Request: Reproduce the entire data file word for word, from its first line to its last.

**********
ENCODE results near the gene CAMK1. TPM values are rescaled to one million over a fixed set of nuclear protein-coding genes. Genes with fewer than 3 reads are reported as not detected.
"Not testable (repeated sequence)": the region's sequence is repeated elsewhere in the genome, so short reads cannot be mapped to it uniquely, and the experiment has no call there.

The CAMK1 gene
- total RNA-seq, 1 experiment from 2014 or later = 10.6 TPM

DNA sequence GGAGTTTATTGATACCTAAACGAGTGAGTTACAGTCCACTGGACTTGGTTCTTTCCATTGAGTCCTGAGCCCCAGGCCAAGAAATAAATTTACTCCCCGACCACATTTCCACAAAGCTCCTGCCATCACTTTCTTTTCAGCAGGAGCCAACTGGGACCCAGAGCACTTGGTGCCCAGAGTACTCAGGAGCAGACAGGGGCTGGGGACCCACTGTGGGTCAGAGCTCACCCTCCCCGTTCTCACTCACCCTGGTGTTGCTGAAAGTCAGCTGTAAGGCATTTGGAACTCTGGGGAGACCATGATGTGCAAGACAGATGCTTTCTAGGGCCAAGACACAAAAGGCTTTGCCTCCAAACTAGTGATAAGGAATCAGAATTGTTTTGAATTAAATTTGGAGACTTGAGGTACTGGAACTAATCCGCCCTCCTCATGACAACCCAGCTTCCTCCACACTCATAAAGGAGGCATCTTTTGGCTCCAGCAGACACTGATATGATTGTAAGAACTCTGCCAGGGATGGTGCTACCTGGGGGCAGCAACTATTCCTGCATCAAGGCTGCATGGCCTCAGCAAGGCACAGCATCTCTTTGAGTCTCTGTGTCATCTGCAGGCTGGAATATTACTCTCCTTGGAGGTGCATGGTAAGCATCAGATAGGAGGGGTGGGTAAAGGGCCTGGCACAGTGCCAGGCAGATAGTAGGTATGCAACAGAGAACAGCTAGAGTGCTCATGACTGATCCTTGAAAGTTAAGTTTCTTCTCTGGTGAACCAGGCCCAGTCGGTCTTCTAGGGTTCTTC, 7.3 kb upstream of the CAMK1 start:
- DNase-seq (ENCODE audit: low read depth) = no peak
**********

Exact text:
ENCODE results near the gene CAMK1. TPM values are rescaled to one million over a fixed set of nuclear protein-coding genes. Genes with fewer than 3 reads are reported as not detected.
"Not testable (repeated sequence)": the region's sequence is repeated elsewhere in the genome, so short reads cannot be mapped to it uniquely, and the experiment has no call there.

The CAMK1 gene
- total RNA-seq, 1 experiment from 2014 or later = 10.6 TPM

DNA sequence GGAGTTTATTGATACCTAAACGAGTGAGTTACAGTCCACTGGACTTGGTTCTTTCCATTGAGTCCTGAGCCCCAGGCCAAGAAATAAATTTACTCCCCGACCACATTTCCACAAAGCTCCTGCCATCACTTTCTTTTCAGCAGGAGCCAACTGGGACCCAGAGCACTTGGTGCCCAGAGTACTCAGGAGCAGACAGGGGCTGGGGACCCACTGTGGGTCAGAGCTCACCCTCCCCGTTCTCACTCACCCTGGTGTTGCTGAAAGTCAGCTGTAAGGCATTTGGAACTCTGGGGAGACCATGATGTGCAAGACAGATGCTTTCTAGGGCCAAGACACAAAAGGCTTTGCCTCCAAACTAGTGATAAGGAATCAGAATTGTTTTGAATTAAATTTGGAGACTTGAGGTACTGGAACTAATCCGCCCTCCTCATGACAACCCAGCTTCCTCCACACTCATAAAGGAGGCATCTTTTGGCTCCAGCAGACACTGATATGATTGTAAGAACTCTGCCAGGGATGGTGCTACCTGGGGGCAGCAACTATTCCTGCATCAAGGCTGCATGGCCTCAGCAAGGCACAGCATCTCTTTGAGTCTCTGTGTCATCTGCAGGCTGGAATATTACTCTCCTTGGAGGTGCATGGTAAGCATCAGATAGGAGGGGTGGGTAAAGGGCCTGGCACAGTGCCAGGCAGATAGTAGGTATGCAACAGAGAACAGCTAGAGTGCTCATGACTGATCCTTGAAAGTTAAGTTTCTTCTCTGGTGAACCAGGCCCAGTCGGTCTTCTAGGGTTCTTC, 7.3 kb upstream of the CAMK1 start:
- DNase-seq (ENCODE audit: low read depth) = no peak